Big news today in the health geek world: CureTogether has been acquired by 23andme.
For those just tuning in, CureTogether enables people to track and share their personal wellness experiments so that others can benefit from what they learn. 23andme enables anyone who can spit into a tube the ability to gain insights into their personal genome. Their partnership, to me, is another sign that the idea of grassroots contribution to health research is no longer “crazy” and getting closer to “obvious” every day.
More background on the two organizations:
Alexandra Carmichael and Daniel Reda founded CureTogether in 2008, “to help the people they knew and the millions they didn’t who live in daily chronic pain.” Thousands of people take CureTogether’s surveys and contribute their own experiences with over 500 conditions such as arthritis, migraine, and endometriosis. The most popular health topic on the site is depression, with over 6,500 members who have rated 105 treatments ranging from exercise to art therapy to drugs.
Anne Wojcicki and Linda Avey founded 23andme in 2006 and began offering personal genetic testing services in 2007 to empower people with knowledge of their own DNA. (Avey left the company in 2009.) One of the company’s core values is to encourage people to contribute to science: “So when you send in that DNA sample, you’re not only learning about yourself, you’re joining a community of motivated individuals who can collectively impact research and basic human understanding. In today’s connected information age, it’s no longer just about me. Instead, it’s about how we can change our understanding of ourselves by joining together.”
My personal favorite story about 23andme comes from David Hale: “Everything I n/ever wanted to know about myself I learned from my genome.” Enjoy:
As always, I’d be interested to hear more about what people think about this partnership. More specifically, since I’m working on the questions for Pew Internet’s next health survey: Is the time finally ripe for us to include questions about personal genomics? Or is it still too obscure for most people?
Thanks so much, Susannah!! It’s a super exciting for people-powered health research! :D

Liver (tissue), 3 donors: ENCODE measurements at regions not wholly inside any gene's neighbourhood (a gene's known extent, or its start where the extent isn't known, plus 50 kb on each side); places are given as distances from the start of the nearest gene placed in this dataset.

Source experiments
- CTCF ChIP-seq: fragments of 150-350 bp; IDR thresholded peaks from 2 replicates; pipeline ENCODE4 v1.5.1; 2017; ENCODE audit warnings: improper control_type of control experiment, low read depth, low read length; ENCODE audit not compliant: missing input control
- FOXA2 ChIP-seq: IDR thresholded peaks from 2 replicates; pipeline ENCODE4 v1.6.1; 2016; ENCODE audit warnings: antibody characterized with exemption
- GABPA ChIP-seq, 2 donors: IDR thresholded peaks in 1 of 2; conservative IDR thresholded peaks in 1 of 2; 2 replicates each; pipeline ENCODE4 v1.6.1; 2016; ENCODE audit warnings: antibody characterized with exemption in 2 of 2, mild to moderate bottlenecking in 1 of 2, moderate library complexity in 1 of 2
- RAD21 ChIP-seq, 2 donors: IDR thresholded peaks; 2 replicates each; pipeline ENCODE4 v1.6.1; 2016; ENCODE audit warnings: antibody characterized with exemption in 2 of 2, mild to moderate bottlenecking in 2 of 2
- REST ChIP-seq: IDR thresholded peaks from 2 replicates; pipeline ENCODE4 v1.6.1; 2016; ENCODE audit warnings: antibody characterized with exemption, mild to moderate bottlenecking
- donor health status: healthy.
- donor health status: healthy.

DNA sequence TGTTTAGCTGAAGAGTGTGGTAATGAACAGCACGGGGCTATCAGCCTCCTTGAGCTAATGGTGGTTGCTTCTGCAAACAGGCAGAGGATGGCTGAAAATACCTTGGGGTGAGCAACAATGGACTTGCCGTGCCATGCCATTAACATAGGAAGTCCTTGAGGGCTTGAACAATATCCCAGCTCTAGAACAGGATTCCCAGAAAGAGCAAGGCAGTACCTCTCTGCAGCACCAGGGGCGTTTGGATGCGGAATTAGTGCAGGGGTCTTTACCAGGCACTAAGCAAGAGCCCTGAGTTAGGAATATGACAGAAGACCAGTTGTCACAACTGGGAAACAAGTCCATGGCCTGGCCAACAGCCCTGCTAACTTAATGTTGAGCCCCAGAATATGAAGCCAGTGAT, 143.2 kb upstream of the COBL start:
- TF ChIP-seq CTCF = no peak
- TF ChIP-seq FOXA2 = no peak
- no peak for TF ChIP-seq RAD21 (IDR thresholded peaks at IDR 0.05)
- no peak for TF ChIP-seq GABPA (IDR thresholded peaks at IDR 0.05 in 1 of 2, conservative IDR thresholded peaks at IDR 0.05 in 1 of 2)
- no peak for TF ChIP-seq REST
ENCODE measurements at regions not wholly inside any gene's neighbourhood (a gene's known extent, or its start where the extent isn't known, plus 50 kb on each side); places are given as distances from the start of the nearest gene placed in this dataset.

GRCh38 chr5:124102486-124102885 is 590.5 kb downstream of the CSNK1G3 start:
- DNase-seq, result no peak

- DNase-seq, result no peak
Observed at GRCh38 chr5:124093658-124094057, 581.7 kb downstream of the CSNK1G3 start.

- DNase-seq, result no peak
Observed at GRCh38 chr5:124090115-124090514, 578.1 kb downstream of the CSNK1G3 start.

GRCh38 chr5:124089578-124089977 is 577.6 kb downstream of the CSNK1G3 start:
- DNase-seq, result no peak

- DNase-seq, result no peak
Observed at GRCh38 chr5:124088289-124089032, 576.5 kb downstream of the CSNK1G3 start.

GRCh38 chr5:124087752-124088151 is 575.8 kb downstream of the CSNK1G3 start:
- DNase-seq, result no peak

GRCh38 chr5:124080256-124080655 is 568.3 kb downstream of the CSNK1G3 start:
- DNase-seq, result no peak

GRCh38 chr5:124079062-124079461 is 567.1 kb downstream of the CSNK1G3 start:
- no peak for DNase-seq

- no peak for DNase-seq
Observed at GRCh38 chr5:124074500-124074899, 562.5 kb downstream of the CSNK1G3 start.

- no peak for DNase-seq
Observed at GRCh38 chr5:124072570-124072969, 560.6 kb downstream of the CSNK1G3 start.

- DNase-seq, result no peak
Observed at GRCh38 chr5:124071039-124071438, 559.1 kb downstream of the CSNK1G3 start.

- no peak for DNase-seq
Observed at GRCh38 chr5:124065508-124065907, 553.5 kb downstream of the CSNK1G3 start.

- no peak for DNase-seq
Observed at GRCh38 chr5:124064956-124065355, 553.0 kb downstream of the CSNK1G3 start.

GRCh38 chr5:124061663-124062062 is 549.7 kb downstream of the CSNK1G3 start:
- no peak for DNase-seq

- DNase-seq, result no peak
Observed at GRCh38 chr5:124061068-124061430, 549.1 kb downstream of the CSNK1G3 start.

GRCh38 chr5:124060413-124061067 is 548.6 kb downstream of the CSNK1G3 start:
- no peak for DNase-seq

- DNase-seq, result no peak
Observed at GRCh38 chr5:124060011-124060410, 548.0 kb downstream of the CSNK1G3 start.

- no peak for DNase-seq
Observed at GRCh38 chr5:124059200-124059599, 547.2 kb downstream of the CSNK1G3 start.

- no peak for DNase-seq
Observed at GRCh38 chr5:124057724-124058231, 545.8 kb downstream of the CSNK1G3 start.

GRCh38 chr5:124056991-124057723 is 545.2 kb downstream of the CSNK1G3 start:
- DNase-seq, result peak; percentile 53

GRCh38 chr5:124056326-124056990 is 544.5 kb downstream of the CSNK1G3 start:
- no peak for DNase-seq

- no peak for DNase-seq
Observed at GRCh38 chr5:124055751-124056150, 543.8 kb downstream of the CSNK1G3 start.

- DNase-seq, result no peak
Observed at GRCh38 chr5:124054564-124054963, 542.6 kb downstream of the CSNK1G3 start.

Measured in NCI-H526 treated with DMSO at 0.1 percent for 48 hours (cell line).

I think the acquisition of CureTogether makes a great deal of sense for 23andMe. 23 already has an active initiative to correlate genetic data to relatively harmless crowd-sourced observations such as bitter taste and sneezing. CureTogether tackles the harder problems of assessing the impact of both traditional and alternative treatments on people through a simple method of eliciting judgements of side effects and effectiveness. Moreover, they’ve been working together for awhile as it has been possible to download 23andMe data to CureTogether for over a year.
As for the Pew survey, I think it would be very interesting to know how many people are aware of personal genomics as well as how many are considering or have had their genome sampled or sequenced. Genetics is clearly an important component of the future landscape of healthcare, though we aren’t yet sure how that will evolve — consumer and e-patient action in this area may be a strong indicator of where we are on the adoption curve.
Here’s the question that the National Cancer Institute is fielding as part of their HINTS survey:
“Genetic tests that analyze your DNA, diet and lifestyle for potential health risks are currently being marketed by companies directly to consumers. Have you heard or read about these genetic tests? [yes/no]”
There are no follow-up questions.
Here’s my rewrite: